Monday, June 25, 2012
After creating the position of Parliamentary Budget Officer in 2006 this Conservative government could have complied to every request for information made by its first and current office holder Kevin Page. But after years of an orderly relationship the PBO would have remained at least ostensibly a Conservative institution.
Especially without opposition parties prompted to defend it, as they are now, the PBO would have been vulnerable to the whim of future governments, especially those wanting even less oversight.
As the PBO is intended to provide a check to government spending, in opposing the very office the Conservatives created, they have distanced themselves, and by implication future governments, from it and have instilled a quality into the PBO that isn't often found in our government, that of objectivity.
While withholding information and attacking Kevin Page is wrong, this Conservative government, by not eliminating that same office in purports to be a nuisance that oversteps its bounds, has begun a much needed tradition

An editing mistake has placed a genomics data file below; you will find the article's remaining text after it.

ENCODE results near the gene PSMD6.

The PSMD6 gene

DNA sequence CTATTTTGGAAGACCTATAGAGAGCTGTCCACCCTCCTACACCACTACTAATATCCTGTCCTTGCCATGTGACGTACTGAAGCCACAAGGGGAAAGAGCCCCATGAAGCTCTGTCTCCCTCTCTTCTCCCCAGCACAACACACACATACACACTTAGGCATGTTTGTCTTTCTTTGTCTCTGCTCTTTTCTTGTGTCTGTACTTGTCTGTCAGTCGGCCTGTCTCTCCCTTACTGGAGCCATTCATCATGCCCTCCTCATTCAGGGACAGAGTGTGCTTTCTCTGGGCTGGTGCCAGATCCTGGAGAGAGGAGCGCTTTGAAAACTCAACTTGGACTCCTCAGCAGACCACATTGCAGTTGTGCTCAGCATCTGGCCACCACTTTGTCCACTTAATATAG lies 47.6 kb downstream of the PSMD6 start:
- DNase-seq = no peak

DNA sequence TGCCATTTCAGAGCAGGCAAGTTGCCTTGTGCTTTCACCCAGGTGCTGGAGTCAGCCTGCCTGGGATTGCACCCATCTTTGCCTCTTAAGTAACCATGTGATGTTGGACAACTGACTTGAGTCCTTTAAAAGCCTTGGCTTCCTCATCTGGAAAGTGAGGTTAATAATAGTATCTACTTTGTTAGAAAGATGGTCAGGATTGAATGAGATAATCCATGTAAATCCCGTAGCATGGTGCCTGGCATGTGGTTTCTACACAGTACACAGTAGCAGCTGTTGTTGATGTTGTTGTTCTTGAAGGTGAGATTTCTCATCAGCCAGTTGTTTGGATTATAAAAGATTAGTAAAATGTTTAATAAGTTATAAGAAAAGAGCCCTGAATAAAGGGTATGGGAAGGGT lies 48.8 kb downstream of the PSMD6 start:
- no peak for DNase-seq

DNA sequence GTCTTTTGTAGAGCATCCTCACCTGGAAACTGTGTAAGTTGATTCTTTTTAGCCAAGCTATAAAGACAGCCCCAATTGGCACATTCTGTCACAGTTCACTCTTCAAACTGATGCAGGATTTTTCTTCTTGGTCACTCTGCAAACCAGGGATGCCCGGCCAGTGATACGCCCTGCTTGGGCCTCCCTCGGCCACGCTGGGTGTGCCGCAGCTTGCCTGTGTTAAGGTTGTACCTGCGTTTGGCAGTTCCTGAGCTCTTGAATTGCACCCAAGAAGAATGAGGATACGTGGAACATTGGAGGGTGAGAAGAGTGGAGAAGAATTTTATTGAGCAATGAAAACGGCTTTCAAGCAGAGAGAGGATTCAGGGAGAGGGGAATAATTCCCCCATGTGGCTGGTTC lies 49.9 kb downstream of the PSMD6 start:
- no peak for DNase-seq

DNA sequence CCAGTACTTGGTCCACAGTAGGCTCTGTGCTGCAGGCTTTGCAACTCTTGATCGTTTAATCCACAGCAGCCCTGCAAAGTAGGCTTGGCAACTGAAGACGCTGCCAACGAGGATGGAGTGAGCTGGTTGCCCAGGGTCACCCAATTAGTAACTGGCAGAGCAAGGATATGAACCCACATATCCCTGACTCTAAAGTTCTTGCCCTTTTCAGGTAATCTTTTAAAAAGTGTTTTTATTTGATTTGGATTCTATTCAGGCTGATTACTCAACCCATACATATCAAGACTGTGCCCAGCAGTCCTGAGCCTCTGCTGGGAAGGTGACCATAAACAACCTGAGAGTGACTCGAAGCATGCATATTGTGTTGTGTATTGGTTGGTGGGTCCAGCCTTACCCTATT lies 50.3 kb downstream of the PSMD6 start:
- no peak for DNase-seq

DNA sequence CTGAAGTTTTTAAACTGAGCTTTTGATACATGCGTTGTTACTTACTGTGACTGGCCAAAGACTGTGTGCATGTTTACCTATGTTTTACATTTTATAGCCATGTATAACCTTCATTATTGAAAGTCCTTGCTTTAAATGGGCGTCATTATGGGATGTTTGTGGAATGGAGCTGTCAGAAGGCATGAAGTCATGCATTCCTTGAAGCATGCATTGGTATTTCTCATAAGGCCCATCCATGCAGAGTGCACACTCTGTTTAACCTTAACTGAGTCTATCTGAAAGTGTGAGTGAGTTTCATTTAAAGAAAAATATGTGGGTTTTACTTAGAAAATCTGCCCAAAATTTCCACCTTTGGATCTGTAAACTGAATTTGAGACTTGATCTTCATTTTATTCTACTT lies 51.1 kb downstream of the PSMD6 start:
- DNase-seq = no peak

A tradition that no matter what, no matter how much the party in power doesn't like an obtrusive stickler going over their books and holding them accountable, a government doesn't eliminate the PBO.
Yes it's wrong to withhold information from Kevin Page and doing so undermines his very position, but because the government has so aggressively criticized the PBO while at the same time not eliminating it, that office only becomes more entrenched, more respected as an objective and necessary check on government spending.
By picking this fight with Kevin Page the Conservatives have inadvertently set the bar higher for other future governments who would have preferred to have followed a government that neglected or weakened the PBO instead of this one that respected it, even under increased tension. Indeed considering opposition parties are now heartily defending the PBO it has made any future potential efforts by them to weaken it all the more difficult.
The Conservatives are wrong to attack the Parliamentary Budget Officer but they're right, even unintentionally, in creating its legacy of an objective check to this government, and to the ones that follow.